3. That’s a good point about development but the fact is no one knows or will know until the current generation is grown up. And the other fact is technology is not going away nor the deluge of information being thrown at parents regarding tech and their children. The educational app business is exploding.

    Being cautious is one thing, but coming from a position of fear is another. The adult world of our children will be very technical and there is a growing divide as more services move online. They will have to know how to utilize it and be comfortable, more adaptable than we are today with technology. At the same time, just like tv, everything in moderation with supervision and be aware of the example that you are setting.

    Thankfully librarians have resources such as SLJ app recommendations that we can share with parents. If librarians are unwilling to provide advice on it, people will just go elsewhere as they have for other services (Amazon, Google…). Libraries already operate a bit behind the tech curve what with budget constraints and all. We need to be strong in our awareness of tech, child development, and early literacy as it all merges in the next century to provide the best services possible.

  4. Hi KathyK,
    I see your point – however, studies are constantly being run, apps are constantly being developed and gone through many protocols before they are released. The children born today are growing up with this technology whether we like it or not – depriving them of it 100% could lead to other issues as they begin school etc. Personally, I was against it for the longest time – but the more I read – the more I discovered it was here to stay – and I accepted that… I was also against Twitter for even longer – however, since joining, my professional development has enhanced twofold. Like I said in the article, I feel it is best to review all of your options and make the decision that you are comfortable with – and as librarians, it is our duty to inform our patrons about these issues and then let THEM make their own decisions.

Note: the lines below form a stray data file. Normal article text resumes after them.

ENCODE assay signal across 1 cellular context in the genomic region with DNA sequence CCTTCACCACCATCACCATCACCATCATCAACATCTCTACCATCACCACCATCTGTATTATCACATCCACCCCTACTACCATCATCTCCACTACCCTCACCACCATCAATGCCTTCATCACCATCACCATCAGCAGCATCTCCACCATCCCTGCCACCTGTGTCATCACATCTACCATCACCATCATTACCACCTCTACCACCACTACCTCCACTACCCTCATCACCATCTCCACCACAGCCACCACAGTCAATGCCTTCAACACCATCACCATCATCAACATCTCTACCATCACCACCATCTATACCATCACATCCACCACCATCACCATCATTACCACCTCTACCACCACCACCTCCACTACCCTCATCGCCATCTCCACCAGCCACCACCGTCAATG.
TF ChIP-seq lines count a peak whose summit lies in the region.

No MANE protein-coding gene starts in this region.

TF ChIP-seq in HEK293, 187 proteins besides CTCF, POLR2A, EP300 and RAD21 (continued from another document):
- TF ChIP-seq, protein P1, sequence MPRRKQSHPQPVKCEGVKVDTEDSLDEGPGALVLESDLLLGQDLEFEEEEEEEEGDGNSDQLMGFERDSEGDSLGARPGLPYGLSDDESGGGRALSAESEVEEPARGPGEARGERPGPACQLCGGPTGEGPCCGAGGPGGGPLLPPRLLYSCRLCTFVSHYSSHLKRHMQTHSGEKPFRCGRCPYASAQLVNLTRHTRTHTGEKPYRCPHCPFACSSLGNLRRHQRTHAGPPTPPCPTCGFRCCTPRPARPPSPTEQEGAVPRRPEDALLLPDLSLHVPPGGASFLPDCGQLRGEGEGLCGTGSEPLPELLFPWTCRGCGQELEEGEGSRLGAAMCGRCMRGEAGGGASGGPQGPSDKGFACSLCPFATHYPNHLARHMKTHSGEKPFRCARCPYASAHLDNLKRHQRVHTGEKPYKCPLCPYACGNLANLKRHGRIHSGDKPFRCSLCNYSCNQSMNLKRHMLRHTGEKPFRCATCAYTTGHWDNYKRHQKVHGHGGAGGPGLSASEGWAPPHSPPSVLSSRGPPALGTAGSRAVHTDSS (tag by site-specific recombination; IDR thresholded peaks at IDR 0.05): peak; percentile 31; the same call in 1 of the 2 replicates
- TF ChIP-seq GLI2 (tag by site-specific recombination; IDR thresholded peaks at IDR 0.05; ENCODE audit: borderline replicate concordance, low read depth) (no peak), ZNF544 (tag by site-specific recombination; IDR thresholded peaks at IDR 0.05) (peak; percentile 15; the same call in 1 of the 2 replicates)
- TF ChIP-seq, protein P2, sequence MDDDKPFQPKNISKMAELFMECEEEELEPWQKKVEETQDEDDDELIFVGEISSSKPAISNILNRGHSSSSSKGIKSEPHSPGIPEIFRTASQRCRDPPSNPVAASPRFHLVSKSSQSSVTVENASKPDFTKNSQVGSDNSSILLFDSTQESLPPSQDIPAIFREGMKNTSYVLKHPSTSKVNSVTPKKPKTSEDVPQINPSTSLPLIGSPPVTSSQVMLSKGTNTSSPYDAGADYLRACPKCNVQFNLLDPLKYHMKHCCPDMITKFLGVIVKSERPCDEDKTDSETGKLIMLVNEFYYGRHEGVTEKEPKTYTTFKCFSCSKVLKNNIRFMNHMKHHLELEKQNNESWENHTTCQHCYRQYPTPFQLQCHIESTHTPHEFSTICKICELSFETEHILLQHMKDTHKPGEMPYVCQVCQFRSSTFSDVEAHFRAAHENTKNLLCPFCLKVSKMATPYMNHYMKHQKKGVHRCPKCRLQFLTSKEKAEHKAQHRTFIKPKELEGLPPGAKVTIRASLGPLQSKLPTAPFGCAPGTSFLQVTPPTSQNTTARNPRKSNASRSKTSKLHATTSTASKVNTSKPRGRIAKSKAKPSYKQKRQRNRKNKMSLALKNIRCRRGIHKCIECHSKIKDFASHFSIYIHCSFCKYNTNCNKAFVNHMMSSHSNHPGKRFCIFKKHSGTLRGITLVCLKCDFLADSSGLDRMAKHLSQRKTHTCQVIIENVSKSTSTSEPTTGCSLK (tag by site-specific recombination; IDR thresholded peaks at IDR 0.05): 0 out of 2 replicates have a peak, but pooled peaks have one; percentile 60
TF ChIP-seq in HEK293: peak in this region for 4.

5. Yes, I agree that we won’t fully know all the effects of screend technology for a very long time. This is the reason to be cautious. What happens for a child in the 0-5 years can’t be taken back. There is no do over. We can only do our best by them according to the information we have at any given moment. Now, the information tells us to keep it very limited. Our guidance can and should be based in what we know is really good for child development. That doesn’t include screen time. Screen time, as far as we know, involves risks of obesity, sleep loss, attention loss, etc. By not promoting screen time, we help avoid those risks. That is good thing. No?

  6. Erin,
    I have no problem with the technology being here and staying here. Technology isn’t inherently good or bad. We always have choices as to if, how and when we use it. Libraries and librarians have choices as to if and when to use and promote this technology. From what we know, screen time for kids 0-5 involve risks that we can and should avoid, for the best possible benefits to kids that we serve.
    There is no evidence at all to say that kids will be harmed if they have no or little screen time during the intensely developmental years. The evidence says the opposite. And I think of Gates and Jobs and Zuckerberg who had relatively very little screen time during their earliest years and went on to technological greatness and much personal success. No. Screen time for kids this young meets no developmental needs that aren’t better met with real-world materials and people.

  7. Hi there would you mind sharing which blog platform you’re working with? I’m planning to start my own blog in the
    near future but I’m having a hard time choosing between BlogEngine/Wordpress/B2evolution and Drupal. The reason I ask is because your layout seems different then most blogs and I’m looking for something
    unique. P.S Apologies for getting off-topic but I had to ask!

  1. Pingback: Touchscreen Generation Article Commentary for Librarians by Erin Holt @LibrarianE13 | tnloveslibraries